About one in six adults globally has experienced infertility at least once in their life.
The World Health Organization (WHO) says in a report on Monday, while encouraging countries to actively collect more consistent data on the cause of this.
The report analyzed existing studies carried out from 1990 to 2021 and showed that around 17.5 percent of adults worldwide were affected by the inability to have children, writes the Reuters news agency.
The WHO stated that the report takes into account several different factors.
The large proportion of people affected shows the need to expand access to fertility treatment and ensure that this issue is no longer sidelined in health research and policy, said UN Health Agency chief Tedros Adhanom Ghebreyesus.
The WHO defines infertility as a disease of the male or female reproductive system defined by failure to achieve pregnancy after 12 months or more of regular unprotected intercourse.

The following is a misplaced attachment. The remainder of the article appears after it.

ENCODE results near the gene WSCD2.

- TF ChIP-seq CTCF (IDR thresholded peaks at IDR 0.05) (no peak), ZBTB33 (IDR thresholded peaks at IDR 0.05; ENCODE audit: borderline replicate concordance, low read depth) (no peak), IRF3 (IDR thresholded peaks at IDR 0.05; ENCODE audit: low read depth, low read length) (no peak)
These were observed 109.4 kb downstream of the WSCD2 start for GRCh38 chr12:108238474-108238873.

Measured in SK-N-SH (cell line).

There was no evidence of an increase in the incidence of infertility between 1990 and 2021, according to James Kiarie, head of the World Health Organization’s Contraception and Fertility Treatment Unit.
Based on the data we have, we cannot say that infertility is increasing or is constant. We’re still unsure about that, he said, citing that the data so far has been mixed and inconsistent.
The report highlights the need for all countries to collect and share consistent data on infertility, broken down by age and cause, as well as information on those in need of fertility treatment.
Around 17.8 per cent of adults in high-income countries have experienced infertility at least once, and around 16.5 per cent of adults in low- and middle-income countries, according to the report.